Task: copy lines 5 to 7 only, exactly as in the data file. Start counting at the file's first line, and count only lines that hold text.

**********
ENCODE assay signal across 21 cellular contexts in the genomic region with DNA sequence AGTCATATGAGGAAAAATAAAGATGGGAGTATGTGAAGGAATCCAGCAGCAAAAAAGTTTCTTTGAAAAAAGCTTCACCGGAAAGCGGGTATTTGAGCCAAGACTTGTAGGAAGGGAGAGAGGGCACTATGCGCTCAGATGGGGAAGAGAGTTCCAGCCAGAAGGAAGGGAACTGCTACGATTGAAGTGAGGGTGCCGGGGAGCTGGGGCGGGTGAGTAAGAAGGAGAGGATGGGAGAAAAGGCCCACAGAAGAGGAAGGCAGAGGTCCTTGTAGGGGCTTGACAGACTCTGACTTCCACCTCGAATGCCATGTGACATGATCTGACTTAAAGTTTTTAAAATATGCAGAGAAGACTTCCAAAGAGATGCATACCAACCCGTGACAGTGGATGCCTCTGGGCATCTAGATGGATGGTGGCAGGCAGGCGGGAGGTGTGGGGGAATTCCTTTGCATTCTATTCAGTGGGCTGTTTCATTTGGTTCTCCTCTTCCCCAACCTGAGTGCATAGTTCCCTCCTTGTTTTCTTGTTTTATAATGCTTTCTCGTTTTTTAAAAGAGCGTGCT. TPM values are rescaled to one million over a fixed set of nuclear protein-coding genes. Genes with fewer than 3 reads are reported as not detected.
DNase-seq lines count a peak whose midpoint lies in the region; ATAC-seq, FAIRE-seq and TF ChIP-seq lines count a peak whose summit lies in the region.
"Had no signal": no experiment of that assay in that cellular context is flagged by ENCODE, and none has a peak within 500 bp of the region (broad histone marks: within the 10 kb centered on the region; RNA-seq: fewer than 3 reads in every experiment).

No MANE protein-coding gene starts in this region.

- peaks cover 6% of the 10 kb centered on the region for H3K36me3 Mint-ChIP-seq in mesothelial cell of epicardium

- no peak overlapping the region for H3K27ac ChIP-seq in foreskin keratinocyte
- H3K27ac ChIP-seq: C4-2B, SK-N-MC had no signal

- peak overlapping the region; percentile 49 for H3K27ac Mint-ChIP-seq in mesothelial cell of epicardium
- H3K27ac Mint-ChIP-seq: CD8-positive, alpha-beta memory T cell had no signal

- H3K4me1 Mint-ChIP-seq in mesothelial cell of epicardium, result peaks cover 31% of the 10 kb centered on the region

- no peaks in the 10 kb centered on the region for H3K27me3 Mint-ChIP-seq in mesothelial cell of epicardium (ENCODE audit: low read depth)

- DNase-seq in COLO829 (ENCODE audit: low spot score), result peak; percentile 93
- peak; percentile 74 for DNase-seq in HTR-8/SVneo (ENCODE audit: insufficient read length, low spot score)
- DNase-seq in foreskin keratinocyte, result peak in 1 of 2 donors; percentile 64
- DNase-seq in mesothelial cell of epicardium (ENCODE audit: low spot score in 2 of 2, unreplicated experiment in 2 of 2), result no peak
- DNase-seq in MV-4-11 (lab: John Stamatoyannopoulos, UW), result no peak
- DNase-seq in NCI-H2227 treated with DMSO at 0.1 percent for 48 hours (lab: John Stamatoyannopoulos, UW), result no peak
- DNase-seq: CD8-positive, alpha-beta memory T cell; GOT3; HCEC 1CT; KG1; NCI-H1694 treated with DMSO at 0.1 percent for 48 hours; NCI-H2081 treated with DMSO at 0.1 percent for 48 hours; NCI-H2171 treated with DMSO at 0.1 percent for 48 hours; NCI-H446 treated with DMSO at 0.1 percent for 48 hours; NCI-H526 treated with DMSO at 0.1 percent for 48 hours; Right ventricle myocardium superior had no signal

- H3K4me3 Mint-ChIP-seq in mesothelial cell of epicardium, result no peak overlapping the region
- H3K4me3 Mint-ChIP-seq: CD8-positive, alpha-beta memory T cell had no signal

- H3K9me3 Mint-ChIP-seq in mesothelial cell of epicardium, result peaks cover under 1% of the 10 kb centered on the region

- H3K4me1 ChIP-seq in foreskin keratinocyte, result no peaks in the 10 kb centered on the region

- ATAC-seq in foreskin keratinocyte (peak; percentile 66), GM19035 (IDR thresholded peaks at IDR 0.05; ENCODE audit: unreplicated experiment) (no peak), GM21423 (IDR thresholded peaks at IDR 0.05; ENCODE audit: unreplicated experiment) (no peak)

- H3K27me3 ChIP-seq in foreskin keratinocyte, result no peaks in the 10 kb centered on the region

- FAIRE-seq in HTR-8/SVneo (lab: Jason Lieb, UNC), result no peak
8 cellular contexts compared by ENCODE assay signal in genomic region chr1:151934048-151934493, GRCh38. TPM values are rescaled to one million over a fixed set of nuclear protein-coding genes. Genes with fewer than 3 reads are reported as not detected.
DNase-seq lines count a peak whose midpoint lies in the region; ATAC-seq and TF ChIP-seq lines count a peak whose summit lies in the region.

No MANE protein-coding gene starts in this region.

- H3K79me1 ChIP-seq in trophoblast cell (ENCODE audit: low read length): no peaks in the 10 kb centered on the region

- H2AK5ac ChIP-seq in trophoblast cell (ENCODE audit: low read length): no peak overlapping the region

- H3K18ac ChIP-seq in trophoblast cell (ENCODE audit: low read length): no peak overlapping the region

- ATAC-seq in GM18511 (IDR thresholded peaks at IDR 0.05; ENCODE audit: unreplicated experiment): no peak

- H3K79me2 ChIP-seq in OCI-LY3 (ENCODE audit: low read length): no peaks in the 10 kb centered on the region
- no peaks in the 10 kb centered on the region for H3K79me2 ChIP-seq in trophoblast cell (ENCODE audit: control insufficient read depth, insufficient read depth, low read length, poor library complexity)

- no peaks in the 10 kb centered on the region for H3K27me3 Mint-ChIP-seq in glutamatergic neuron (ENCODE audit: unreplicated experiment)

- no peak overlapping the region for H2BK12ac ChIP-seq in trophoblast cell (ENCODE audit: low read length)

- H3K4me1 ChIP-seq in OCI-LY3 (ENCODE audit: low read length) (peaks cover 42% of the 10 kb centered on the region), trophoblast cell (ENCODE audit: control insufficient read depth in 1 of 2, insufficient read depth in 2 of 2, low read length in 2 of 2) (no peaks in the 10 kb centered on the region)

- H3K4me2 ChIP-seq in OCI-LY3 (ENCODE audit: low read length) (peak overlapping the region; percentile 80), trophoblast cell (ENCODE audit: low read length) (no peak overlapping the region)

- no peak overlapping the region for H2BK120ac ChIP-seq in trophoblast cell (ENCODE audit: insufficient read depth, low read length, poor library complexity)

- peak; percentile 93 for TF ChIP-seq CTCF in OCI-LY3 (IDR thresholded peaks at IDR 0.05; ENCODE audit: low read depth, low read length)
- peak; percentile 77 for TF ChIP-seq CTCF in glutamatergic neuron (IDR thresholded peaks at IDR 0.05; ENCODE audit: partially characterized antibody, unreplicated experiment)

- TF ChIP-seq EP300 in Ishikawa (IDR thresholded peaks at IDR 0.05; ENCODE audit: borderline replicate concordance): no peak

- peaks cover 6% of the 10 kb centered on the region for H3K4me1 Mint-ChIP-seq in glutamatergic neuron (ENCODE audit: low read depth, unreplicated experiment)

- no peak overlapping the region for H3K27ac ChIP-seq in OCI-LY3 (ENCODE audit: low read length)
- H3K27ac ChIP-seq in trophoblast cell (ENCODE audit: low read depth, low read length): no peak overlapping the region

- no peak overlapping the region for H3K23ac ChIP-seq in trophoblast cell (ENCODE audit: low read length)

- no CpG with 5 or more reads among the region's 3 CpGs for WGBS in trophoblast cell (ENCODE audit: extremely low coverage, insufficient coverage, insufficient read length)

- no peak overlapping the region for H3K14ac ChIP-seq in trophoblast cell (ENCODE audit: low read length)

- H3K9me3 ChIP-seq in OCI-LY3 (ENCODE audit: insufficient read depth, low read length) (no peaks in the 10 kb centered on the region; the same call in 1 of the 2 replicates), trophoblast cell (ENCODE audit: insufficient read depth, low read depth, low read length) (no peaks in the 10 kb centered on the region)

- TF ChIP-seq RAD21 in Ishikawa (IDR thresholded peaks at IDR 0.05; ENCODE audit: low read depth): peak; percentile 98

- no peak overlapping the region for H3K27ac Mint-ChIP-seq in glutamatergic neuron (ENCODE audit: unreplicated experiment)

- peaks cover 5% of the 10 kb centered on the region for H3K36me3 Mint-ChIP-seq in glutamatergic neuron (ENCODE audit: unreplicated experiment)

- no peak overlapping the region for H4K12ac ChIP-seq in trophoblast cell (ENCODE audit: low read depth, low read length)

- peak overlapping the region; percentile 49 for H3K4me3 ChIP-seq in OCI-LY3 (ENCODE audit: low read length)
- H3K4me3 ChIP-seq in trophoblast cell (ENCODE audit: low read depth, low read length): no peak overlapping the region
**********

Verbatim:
- peaks cover 6% of the 10 kb centered on the region for H3K36me3 Mint-ChIP-seq in mesothelial cell of epicardium

- no peak overlapping the region for H3K27ac ChIP-seq in foreskin keratinocyte
- H3K27ac ChIP-seq: C4-2B, SK-N-MC had no signal